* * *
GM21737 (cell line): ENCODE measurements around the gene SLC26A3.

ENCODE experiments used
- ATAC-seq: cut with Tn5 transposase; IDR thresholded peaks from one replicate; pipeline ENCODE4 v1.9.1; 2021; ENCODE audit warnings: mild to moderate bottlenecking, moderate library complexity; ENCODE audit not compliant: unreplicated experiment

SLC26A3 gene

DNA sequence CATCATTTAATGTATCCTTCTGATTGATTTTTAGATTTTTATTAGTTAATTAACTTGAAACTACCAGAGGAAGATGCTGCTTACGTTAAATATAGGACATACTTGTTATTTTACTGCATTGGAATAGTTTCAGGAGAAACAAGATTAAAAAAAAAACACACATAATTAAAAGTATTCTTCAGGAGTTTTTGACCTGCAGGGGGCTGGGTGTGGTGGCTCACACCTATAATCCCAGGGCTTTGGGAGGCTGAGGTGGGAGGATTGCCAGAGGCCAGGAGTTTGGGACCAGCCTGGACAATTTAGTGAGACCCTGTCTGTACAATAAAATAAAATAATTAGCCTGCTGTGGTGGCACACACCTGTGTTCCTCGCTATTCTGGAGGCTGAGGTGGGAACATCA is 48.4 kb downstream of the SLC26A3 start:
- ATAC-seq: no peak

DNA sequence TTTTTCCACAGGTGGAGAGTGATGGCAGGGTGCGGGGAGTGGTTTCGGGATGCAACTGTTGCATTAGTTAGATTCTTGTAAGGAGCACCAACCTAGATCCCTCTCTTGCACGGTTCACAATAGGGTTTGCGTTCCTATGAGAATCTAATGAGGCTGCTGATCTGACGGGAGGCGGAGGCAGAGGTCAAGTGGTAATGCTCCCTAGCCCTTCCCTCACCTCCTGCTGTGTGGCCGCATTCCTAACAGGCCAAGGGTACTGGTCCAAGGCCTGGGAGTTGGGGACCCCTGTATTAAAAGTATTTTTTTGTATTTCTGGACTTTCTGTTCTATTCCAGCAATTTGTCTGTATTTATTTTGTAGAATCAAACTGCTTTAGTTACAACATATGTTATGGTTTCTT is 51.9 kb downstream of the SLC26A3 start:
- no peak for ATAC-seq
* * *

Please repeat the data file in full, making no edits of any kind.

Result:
GM21737 (cell line): ENCODE measurements around the gene SLC26A3.

ENCODE experiments used
- ATAC-seq: cut with Tn5 transposase; IDR thresholded peaks from one replicate; pipeline ENCODE4 v1.9.1; 2021; ENCODE audit warnings: mild to moderate bottlenecking, moderate library complexity; ENCODE audit not compliant: unreplicated experiment

SLC26A3 gene

DNA sequence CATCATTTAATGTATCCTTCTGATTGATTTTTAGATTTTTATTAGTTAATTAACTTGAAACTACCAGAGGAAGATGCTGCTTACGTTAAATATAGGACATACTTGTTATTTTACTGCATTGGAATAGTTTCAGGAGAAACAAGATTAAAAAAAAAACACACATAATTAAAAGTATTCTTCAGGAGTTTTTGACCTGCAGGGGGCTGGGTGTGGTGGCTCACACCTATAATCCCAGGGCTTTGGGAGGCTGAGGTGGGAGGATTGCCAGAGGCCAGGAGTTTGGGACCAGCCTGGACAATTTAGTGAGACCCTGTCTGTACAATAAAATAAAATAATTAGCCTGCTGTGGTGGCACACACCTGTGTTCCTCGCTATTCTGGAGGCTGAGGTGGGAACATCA is 48.4 kb downstream of the SLC26A3 start:
- ATAC-seq: no peak

DNA sequence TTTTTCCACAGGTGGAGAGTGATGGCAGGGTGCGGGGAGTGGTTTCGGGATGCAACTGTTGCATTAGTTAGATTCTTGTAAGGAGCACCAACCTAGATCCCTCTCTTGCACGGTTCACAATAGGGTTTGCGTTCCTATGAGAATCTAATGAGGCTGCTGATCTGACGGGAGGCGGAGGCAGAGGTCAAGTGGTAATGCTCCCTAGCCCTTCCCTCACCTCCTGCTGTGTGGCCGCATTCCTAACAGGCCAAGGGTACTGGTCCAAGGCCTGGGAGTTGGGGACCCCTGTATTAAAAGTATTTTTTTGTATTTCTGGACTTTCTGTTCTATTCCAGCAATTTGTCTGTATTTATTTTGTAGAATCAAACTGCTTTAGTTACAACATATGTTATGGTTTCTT is 51.9 kb downstream of the SLC26A3 start:
- no peak for ATAC-seq